I keep hearing a story suggesting that on race morning in 1950, the crew of Johnnie Parsons discovered a crack in the engine block and that his strategy then became to lead as many laps as possible, knowing he probably wouldn’t be able to finish, and that the race being stopped by rain at 138 laps basically saved him. Another version has a welding genius being brought in from St. Louis so Parsons could keep his front row starting position. So what’s the story? – John Buck, St. Louis
Well, number one, Johnnie wasn’t ON the front row that year, and number two, that is another of those stories that keeps getting more and more out of hand! Paraphrasing what was told to us years ago by a crew member, Bill Sparks, later of the USAC technical committee, somebody around 7 a.m. race morning happened to notice some beads of moisture on top of the block. The moisture was wiped off with a rag, but within a few minutes, more beads had materialized. Chief mechanic Harry Stephens then told the crew “don’t tell anybody about this,” but evidently somebody did because within minutes it was all over the garage area. According to “Sparky,” it was soon determined that porosity in the metal was allowing the moisture to seep to the surface, and so two or three of the fellows placed rags and a couple of small wooden blocks on either side of the engine block and gently peened with hammers in an attempt to seal the porosity. Not only that, but the late Frankie Del Roy, a former riding mechanic and chief mechanic-turned USAC technical chairman, told us something which debunked that “cracked block” story to an even further extent. He told us that after winning car entrant Ed Walsh sold the car to Jim Robbins, Frankie was hired by Robbins to replace Harry Stephens as the chief mechanic. Robbins was not famous for spending money and he kept encouraging Frankie to “make do” with what they had, with the result that when driver Mike Nazaruk travelled the entire 500 miles to finish second the following May, the engine was still outfitted WITH THE SAME BLOCK!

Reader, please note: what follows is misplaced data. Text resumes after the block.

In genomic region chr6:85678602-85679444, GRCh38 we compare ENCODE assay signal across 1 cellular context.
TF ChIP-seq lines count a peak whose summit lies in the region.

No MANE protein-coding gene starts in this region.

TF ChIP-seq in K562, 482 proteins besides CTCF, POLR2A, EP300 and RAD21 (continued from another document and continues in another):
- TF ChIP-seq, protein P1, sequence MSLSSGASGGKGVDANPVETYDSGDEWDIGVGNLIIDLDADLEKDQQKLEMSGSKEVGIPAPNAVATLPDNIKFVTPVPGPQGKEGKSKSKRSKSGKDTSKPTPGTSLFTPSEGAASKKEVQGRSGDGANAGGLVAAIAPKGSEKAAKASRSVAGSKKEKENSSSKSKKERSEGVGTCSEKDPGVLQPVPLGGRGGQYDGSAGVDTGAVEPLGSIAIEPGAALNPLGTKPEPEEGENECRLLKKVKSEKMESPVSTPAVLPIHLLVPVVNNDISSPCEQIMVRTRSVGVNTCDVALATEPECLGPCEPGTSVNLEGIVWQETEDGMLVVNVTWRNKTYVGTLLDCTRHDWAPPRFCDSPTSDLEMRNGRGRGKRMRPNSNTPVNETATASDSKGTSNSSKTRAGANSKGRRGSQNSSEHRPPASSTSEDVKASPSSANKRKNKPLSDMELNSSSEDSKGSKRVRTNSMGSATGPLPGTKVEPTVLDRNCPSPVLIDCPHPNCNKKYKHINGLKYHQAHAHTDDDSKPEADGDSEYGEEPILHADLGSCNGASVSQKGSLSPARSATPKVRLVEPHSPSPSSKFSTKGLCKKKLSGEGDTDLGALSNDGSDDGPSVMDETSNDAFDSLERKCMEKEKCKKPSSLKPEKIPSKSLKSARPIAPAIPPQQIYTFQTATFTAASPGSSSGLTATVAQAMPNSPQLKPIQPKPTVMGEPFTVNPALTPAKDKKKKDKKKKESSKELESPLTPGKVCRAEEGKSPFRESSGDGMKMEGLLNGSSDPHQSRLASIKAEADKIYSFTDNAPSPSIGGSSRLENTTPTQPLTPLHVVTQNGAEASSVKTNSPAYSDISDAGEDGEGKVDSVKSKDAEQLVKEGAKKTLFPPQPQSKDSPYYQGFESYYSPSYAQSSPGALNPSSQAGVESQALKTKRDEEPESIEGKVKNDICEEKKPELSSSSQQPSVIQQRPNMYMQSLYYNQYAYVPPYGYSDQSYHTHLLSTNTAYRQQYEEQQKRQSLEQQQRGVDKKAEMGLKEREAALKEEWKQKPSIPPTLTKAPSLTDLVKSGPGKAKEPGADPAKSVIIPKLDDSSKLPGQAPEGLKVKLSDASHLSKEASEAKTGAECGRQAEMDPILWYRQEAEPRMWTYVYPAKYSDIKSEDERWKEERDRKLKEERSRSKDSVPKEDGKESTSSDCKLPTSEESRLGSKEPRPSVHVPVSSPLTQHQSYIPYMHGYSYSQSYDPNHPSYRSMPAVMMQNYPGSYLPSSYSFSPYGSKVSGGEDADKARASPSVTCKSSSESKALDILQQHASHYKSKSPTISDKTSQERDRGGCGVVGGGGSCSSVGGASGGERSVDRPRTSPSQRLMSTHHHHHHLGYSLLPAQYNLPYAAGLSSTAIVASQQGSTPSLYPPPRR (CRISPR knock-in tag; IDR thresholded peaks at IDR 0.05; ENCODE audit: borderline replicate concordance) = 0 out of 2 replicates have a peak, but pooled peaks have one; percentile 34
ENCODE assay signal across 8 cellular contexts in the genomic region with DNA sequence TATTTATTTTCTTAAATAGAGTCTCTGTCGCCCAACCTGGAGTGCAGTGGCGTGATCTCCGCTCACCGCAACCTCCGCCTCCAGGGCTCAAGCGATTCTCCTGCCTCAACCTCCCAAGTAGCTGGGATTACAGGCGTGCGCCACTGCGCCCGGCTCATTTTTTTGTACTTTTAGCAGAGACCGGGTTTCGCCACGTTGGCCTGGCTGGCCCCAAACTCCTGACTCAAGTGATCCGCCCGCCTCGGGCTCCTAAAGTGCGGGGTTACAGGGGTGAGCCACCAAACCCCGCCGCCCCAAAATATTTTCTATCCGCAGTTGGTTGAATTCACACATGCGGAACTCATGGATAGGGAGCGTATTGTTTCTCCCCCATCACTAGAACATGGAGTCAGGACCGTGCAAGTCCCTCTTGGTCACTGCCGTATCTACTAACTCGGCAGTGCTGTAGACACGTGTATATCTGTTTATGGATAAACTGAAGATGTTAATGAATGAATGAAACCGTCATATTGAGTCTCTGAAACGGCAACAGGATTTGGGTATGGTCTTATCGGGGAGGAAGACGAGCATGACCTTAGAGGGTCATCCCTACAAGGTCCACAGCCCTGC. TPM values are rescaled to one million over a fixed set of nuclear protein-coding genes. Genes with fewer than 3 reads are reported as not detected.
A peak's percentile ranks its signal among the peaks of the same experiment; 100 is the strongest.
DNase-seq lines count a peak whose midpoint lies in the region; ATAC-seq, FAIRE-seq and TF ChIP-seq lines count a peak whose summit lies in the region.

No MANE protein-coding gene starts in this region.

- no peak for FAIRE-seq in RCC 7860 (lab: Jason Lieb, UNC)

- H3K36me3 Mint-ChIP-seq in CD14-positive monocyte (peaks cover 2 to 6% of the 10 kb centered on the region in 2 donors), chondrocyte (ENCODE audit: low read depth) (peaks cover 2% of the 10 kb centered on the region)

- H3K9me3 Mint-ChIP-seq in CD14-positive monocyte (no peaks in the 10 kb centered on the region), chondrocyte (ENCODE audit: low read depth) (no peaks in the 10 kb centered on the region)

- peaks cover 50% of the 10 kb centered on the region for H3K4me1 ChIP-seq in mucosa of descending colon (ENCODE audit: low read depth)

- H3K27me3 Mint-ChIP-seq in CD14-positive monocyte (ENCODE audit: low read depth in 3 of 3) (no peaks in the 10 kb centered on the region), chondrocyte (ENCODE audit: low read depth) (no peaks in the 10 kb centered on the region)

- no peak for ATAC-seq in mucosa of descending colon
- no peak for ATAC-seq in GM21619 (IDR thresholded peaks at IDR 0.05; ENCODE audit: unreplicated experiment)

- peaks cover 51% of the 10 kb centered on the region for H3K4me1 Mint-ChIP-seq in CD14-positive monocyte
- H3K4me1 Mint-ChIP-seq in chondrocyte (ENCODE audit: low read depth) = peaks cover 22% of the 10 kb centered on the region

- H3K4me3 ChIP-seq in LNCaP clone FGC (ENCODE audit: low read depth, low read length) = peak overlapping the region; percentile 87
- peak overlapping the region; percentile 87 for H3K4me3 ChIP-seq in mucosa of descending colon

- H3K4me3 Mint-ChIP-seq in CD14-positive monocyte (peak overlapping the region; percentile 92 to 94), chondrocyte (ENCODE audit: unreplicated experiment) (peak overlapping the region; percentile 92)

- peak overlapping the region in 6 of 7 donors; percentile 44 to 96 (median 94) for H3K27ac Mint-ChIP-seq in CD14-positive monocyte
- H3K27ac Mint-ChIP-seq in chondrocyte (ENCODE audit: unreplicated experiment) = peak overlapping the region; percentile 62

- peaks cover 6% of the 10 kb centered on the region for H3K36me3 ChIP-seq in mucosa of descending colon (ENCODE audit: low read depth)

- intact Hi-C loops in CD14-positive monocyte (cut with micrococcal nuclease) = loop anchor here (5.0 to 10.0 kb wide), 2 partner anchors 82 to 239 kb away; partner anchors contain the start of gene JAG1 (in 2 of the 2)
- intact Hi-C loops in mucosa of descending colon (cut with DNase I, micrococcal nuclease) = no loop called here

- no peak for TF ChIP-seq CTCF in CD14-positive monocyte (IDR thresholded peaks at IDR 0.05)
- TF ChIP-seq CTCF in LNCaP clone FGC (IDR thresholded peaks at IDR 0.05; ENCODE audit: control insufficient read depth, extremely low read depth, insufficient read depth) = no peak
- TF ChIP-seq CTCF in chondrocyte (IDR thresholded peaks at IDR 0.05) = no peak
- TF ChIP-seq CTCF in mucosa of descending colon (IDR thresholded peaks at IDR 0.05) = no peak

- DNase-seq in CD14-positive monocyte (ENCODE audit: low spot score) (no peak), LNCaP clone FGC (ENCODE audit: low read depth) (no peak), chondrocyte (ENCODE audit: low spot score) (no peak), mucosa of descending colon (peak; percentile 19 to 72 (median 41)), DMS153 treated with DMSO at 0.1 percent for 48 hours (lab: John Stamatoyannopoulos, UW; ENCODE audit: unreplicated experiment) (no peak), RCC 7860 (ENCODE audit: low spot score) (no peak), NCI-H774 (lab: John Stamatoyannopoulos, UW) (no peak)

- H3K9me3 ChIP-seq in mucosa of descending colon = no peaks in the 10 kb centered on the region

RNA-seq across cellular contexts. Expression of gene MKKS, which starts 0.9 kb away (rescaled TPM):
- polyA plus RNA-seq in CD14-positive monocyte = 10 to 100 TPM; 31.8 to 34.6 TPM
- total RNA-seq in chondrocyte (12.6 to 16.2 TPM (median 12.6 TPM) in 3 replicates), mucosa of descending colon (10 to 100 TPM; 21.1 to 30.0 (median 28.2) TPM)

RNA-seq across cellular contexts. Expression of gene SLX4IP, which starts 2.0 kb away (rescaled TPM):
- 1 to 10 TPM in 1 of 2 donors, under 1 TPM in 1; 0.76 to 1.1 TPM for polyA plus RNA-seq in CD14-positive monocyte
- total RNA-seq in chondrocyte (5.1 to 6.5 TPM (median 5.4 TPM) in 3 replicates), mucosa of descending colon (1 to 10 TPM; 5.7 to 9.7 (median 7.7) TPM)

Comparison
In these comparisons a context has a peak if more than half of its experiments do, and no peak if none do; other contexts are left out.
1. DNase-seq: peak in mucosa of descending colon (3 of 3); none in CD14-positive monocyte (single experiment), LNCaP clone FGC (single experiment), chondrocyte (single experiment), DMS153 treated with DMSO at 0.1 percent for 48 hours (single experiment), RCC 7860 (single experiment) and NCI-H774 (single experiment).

I have often wondered why Ray Harroun did not return to drive in the “500” again after winning in 1911? – Brad W., Indianapolis
Actually, he didn’t want to drive in 1911! He told us that he never thought of himself as a driver, but rather as an engineer who wanted to see for himself how everything mechanical was performing on track. He announced his retirement from driving at the end of the 1910 season, but Walter and Howard Marmon came in to the Nordyke & Marmon engineering department one day and told him they wanted him to drive the single-seater in this new 500-mile race scheduled to be held out at the Speedway the following May. “I told them I had already retired, that 500 miles was way longer than I cared to drive and that young Joe Dawson would be perfectly capable of driving the car. They replied that they wanted Joe in the stripped-down stock job and me in the single-seater,” Harroun said. Original plans called for W. L. Studebaker, a Marmon test driver, to stand by as relief for both Harroun and Dawson, but at the last moment, long distance specialist Cyrus Patschke was brought in from Lebanon, Pennsylvania, to perform those duties. At the conclusion of the race, winner Harroun made it perfectly clear that he was now done for good and wouldn’t be racing again.